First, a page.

Can you please rate MasterCast engineered composite for my bathroom remodel?
by Joel Hirshberg
Originally published April 17, 2012 in the Green Home Guide
, a service of the U.S. Green Building Council
Q: Can you rate or let me know where to find information on MasterCast engineered composite offered from USMarble in terms of low voc's, durability, etc.? I am remodeling a bathroom because of mold problems and have chemically sensitive family members. I want to eliminate grout lines and need a space-specific size shower. I need shower walls that are flexible in terms of cutting for sizing and do-it-yourself installation if possible. I have located a look that I want in the USMarble product line. An expert at this website has indicated that Swanstone products have some inherent problems.
—Asked by Anita Baines, Damascus, MD
A: I must admit, this is a new product for me and I prefer not to judge any product unless I've personally tested it and have spoken directly with other homeowners who have used it extensively. However, I can give you my educated opinion based on my experience with cultured marble, Swanstone and what I've read and see on their website.
Composite: Then and Now
First, this type of product reminds me of the cultured marble that exists in some hotels that I've visited long ago. I recall that they generally looked dull and were not too exciting. Often there were scratches that were too deep to remove. They did not give a great first impression because they were not maintained properly or were boring colors from the start. But that was many years ago.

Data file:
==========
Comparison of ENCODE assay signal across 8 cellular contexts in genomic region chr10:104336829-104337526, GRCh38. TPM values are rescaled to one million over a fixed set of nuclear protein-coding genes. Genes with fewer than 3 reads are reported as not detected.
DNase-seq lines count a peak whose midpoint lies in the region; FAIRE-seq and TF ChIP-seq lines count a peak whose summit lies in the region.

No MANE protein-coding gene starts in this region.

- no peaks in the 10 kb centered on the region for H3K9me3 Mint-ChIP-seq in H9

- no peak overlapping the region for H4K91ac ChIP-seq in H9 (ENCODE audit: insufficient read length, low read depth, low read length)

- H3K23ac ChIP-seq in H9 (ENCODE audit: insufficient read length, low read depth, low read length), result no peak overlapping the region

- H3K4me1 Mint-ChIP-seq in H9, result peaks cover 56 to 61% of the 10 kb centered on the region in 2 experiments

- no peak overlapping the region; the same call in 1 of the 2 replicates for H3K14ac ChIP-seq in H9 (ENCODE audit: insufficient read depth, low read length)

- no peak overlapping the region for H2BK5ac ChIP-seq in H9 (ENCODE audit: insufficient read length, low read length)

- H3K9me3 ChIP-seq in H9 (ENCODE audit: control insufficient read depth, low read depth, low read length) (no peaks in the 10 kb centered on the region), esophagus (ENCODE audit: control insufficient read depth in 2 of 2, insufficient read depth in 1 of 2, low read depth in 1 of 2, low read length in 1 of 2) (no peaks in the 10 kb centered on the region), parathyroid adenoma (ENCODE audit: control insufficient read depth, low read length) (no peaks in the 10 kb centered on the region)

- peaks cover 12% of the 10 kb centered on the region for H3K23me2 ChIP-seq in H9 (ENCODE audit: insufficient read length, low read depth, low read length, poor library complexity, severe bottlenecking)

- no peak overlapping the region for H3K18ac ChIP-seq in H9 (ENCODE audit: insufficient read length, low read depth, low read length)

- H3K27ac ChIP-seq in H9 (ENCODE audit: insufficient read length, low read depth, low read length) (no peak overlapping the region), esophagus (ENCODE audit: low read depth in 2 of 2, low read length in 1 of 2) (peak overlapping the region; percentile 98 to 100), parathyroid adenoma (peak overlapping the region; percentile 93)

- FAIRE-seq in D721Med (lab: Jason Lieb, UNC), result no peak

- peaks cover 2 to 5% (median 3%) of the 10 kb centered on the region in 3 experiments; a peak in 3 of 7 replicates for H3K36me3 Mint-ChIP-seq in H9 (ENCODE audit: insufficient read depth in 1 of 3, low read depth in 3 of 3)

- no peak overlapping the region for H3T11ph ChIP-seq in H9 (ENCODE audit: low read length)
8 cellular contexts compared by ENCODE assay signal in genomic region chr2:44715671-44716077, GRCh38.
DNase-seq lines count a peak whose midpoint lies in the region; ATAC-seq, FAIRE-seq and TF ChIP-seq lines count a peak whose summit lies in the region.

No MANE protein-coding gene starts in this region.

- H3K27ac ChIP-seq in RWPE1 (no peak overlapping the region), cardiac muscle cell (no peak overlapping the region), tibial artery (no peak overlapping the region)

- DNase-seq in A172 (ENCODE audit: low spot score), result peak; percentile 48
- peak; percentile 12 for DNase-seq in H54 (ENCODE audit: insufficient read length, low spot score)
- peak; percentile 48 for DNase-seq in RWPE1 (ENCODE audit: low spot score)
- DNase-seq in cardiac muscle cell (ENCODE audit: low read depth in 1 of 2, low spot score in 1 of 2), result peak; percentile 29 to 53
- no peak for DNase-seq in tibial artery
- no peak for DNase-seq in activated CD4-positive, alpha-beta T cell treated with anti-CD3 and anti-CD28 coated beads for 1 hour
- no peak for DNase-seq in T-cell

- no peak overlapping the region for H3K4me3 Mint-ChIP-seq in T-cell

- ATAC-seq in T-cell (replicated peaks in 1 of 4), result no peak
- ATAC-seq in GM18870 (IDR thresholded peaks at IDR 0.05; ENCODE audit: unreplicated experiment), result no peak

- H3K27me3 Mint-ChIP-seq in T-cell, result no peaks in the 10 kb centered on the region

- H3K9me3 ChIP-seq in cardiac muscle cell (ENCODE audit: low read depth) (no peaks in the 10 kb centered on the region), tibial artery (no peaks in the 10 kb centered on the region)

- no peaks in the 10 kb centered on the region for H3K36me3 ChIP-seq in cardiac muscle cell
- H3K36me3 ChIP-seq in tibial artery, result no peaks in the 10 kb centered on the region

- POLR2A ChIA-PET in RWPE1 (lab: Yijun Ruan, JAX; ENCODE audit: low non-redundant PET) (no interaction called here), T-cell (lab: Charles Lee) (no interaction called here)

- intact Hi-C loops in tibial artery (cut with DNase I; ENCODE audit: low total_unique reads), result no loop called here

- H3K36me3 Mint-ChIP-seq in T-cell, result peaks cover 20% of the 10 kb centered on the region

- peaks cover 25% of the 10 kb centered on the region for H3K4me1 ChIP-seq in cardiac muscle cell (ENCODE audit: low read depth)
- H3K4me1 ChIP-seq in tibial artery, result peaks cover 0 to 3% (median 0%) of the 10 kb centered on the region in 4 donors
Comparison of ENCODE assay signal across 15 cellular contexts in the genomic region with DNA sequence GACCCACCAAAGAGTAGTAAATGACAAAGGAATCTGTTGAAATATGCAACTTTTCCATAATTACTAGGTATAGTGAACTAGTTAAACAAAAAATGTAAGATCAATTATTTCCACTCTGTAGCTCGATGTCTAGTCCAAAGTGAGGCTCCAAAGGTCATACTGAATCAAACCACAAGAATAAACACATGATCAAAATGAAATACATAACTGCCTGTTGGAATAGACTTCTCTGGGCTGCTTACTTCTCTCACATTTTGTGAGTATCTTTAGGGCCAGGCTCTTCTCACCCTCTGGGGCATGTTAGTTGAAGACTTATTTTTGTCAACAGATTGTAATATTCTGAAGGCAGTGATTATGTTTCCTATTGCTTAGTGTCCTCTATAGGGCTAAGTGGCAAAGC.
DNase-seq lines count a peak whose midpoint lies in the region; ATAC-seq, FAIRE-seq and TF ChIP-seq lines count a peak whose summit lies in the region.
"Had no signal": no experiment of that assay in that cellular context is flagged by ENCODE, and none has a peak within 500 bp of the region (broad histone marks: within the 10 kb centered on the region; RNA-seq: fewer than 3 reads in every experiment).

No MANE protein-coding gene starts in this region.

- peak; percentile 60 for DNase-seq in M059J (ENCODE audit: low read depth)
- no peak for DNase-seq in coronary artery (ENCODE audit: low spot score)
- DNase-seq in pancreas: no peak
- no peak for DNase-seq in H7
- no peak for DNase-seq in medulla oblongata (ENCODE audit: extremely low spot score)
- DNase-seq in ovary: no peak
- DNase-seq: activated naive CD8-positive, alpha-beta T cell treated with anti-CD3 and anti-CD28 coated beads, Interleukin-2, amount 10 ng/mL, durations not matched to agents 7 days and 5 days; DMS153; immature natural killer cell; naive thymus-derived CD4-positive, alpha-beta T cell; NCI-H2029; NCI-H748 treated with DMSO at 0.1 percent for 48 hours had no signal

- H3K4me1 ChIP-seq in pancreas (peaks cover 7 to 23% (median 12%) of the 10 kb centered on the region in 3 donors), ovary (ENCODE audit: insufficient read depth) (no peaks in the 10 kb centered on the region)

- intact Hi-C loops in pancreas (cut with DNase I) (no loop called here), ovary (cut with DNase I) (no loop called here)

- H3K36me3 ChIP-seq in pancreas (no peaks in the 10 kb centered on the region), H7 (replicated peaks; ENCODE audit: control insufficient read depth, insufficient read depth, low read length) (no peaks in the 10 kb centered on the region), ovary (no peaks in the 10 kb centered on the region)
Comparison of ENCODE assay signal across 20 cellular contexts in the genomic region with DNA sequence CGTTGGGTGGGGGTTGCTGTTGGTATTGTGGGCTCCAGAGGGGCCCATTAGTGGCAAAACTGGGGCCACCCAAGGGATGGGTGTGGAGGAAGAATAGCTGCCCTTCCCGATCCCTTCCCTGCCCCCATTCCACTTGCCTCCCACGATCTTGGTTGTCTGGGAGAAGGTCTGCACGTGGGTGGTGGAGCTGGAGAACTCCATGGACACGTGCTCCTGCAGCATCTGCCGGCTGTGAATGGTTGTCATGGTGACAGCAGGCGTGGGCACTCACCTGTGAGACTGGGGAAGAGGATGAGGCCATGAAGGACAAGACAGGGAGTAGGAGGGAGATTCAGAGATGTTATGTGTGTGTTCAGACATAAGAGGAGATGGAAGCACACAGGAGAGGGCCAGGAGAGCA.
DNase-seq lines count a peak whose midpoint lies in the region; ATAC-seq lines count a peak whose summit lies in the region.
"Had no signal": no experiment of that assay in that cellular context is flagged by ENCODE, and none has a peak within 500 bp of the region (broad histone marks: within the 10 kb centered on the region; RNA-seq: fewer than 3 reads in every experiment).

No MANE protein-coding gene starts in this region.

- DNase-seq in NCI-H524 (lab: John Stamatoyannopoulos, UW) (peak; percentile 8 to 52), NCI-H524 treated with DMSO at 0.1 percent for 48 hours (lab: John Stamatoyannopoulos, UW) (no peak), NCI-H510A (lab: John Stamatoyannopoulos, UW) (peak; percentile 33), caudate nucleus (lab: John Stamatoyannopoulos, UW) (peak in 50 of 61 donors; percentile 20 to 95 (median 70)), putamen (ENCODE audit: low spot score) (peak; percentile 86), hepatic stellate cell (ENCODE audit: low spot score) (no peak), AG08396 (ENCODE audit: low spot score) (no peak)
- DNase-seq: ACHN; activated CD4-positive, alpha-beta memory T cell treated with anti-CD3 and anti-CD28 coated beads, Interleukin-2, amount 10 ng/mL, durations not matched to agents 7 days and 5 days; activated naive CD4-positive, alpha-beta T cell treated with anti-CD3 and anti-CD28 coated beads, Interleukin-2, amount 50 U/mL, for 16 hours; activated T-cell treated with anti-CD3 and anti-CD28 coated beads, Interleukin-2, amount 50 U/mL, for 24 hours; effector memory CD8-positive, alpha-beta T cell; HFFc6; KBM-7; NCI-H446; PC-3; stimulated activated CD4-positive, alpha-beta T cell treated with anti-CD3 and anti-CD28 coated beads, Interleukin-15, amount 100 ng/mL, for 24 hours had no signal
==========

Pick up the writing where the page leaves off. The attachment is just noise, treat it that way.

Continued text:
When I look closer at some of the new photos on USMarble's website, it appears to be like quartz or solid surface. It has a decent appearance for a man made product and is probably much less expensive when compared to other solid surface products such as Swanstone, Corian, Zodiac, etc. It also comes in sizes and configurations that work well in bathroom remodels. There appear to be many advantages that they outline such as lack of seams, customized shapes and colors, stain resistance, mold/mildew resistance, impact resistance, antibacterial, heat resistant and easily repairable. For upgrading a bathroom, this does seem to be a good alternative to tile or other solid surface products.
From an eco-perspective this is not a natural product, nor does it compare to the durability of granite, quartz or any of the new eco-surfaces available such as Vetrazzo recycled glass, Richlite or Paperstone recycled paper, Shekta-stone, or recycled aluminum, etc. But most of those are far more costly, don't come in pre-made sizes for bathrooms or require fabricators to do all the work instead of DIY.
USMarble’s products are similar in that they probably do not emit any toxic odors. However, what might create odors are the adhesives used to install it. You might want to consider using an alternative to silicone or other solvent based adhesives which can off-gas offensive odors for weeks or months. A good alternative sealer/adhesive that is less toxic is Chemlink’s WallSecure or BuildSecure which contain almost zero VOCs and no odor.
Maintenance and Repair
As for maintenance, USMarble recommends using a cleaner with ammonia which is not tolerable to people with chemical sensitivities. There are many good alternatives such as an all natural Universal Stone cleaner, a hydrogen-peroxide based cleaner called Hydroxi-Pro or AFM SuperClean.
Regarding repairs, I would test out some samples to see how easily they scratch and how easily they buff out. The new polymers may be easier than the old which were not something most homeowners could repair very easily. If they are through body colors like solid surface, then they will show scratches less and be easier to buff out.